I get asked lots of questions about parenting, and some of them are really hard to answer.
This isn’t one of them.
I have plenty of friends who are good parents and let their tweens see R-rated films. And while that does create some conflict in our household when my son doesn’t get to go along when his friends head to the theater, I feel really confident about my position on this issue.
Here are my reasons:
What we know about the brain.
One fundamental, brain-based truth is expressed in the phrase “neurons that fire together, wire together.” That means that our experiences, which cause neurons to fire in the brain, create associations that impact future experiences and behavior. This is true for older adolescents and adults as well, of course, but for an 11- or 12-year-old, there’s more danger because they aren’t developmentally prepared to deal with some of the content they’re exposed to in certain movies. And once children are exposed to something, there’s no taking it back.
I’m not saying that if preteens see a movie that, for instance, glorifies drug and alcohol abuse, they’ll automatically turn into addicts. But when they see a lifestyle that looks that fun and exciting, it can be hard not to see it in a positive light. Neurons have fired and subsequently wired.
Nuances can be lost on young adolescents.
Most tweens are simply not socially and emotionally ready to be exposed to the sophisticated nuances of sexual and relational situations that arise in certain movies. (Language and even violence actually worry me less, although I know that’s not the case for everyone.) The issue is that my son, for example, isn’t always going to notice that the racist character making all the jokes is being criticized; or to see that the meaningless sex might lead to some pretty negative consequences for both parties. Put simply, his still-developing brain just isn’t ready yet to consider issues in a larger context. In a couple of years, things will be very different, but for now, his brain is what it is.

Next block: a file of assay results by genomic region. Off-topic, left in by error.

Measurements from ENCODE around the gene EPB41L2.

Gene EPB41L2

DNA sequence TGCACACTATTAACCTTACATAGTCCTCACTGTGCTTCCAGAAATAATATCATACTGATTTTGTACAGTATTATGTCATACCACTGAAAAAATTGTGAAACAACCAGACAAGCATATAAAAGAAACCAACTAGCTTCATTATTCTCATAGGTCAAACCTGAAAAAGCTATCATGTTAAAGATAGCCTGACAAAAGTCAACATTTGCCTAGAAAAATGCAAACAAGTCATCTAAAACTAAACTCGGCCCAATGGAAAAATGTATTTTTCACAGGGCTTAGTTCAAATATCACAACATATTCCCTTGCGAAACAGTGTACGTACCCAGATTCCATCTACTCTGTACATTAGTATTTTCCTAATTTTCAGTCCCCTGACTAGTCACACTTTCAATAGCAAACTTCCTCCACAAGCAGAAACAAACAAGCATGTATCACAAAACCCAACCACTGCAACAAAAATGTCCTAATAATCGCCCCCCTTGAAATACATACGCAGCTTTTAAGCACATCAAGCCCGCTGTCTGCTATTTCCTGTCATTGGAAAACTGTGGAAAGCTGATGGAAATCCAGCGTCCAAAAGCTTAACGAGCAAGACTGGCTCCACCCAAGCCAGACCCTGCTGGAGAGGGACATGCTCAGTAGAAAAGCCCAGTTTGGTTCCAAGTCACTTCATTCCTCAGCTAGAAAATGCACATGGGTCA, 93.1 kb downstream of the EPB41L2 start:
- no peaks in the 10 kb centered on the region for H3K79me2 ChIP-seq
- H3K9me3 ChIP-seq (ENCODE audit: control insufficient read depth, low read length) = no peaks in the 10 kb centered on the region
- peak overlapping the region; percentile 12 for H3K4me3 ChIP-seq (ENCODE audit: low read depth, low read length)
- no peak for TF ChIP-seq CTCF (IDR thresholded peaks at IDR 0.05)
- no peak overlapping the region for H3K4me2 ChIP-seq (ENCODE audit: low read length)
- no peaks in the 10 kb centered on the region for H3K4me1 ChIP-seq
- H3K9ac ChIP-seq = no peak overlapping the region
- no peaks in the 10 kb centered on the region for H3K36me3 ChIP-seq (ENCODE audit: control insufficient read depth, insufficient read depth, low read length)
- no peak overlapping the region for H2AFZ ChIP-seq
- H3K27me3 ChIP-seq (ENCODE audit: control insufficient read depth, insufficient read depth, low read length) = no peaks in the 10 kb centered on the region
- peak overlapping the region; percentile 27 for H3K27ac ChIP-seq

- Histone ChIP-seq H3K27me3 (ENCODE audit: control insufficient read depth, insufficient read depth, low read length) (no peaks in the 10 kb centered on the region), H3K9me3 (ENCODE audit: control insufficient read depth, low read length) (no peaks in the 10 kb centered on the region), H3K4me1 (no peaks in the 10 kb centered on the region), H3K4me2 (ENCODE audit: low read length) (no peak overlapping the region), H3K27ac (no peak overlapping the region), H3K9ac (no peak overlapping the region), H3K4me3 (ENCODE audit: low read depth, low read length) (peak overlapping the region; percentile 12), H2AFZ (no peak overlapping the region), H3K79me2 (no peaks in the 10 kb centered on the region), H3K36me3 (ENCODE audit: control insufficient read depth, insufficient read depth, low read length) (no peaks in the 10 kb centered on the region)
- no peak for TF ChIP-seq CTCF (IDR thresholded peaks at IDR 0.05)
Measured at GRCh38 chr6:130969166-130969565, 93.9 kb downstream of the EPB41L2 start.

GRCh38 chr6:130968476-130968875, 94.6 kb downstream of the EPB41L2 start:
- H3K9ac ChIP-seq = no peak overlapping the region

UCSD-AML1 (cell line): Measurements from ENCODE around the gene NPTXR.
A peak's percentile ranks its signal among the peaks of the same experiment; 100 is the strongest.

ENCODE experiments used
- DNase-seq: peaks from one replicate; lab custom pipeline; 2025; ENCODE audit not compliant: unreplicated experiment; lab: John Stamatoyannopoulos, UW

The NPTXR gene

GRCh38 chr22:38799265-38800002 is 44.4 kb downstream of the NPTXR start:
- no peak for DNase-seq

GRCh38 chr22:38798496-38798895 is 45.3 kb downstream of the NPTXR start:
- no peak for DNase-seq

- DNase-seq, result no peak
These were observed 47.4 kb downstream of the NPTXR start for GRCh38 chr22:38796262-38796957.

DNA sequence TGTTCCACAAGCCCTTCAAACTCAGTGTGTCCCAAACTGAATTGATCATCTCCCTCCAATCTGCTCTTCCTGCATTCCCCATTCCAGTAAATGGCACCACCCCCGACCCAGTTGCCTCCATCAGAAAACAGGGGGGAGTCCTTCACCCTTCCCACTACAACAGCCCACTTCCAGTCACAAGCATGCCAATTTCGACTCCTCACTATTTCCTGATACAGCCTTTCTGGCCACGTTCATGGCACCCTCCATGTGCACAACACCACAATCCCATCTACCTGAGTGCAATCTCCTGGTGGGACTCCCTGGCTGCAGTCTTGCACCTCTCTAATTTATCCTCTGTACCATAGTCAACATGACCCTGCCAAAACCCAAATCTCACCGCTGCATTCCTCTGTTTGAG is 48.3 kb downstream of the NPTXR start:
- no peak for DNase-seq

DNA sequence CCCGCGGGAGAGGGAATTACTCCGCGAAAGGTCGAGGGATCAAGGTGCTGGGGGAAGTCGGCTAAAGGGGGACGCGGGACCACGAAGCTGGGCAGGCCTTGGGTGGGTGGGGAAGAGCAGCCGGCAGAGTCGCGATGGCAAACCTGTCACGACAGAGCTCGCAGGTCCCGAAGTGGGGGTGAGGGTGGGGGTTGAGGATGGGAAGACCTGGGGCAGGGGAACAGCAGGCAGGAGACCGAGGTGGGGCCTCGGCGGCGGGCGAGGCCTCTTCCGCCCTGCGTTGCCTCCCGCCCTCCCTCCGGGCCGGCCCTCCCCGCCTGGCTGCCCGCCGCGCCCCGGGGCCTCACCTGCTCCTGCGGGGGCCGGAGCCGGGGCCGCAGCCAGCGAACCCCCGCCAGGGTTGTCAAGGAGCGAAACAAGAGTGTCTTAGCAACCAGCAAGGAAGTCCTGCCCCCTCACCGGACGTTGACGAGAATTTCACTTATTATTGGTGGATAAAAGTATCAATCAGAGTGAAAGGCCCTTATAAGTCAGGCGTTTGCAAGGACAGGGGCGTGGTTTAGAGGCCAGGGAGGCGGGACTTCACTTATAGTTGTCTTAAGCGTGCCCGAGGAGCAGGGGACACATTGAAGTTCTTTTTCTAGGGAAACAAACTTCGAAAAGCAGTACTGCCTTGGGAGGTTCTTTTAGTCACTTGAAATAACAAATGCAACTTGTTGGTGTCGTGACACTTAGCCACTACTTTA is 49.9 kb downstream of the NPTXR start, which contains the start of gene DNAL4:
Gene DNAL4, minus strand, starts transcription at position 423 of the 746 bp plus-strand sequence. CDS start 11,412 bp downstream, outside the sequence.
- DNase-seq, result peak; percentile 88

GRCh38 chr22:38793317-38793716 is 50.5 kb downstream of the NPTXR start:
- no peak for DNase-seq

These are the peak sensation-seeking years.
Researchers at the University of Missouri conducted a study that found that more exposure to sexual content in movies between ages 12 and 14 was linked to an increase in sensation-seeking (or risk-taking) behaviors, which included earlier sex and unprotected sex, among other things. What’s worse, the increased sensation seeking can last into the early twenties.
Adult sexuality can be impacted now.
There is also research that shows that early sexual exposure impacts sexual preferences in adulthood. Exposing our kids to sexual situations that are not based on love and respect could create problems later. If neurons have wired together and linked up the ideas of sex and, say, abuse or mockery, a child may grow up to be guided by those same linkages and expectations.
Saying no has other benefits.
Even though it makes things difficult, it’s not a bad thing for my son to see my husband and me decide not to go along with what “everyone else” is doing. Plus, some of the parents we’ve told that we don’t let our son see R-rated movies might be impacted by positive peer pressure and reconsider their position.
Before I close I want to recommend a resource for parents: commonsensemedia.org. Here you can find detailed information and recommendations about appropriate ages for each movie (or book or video game) you’re considering, and the information is presented in a way that’s full of, as the name implies, common sense. My husband and I consult this site when making a decision about a movie or game to buy.
There are plenty of parenting issues I’m not sure about. But on this one I feel very clear about the need to protect my son a little longer. When it’s time for him to see more adult-oriented movies, we’ll watch them with him and discuss some of the content, using it as an opportunity to talk about ethics, morality, and how to treat people. For now he may think we’re the strictest and lamest dorks alive, but we’re doing what’s right for him, and he’ll know it in some future decade.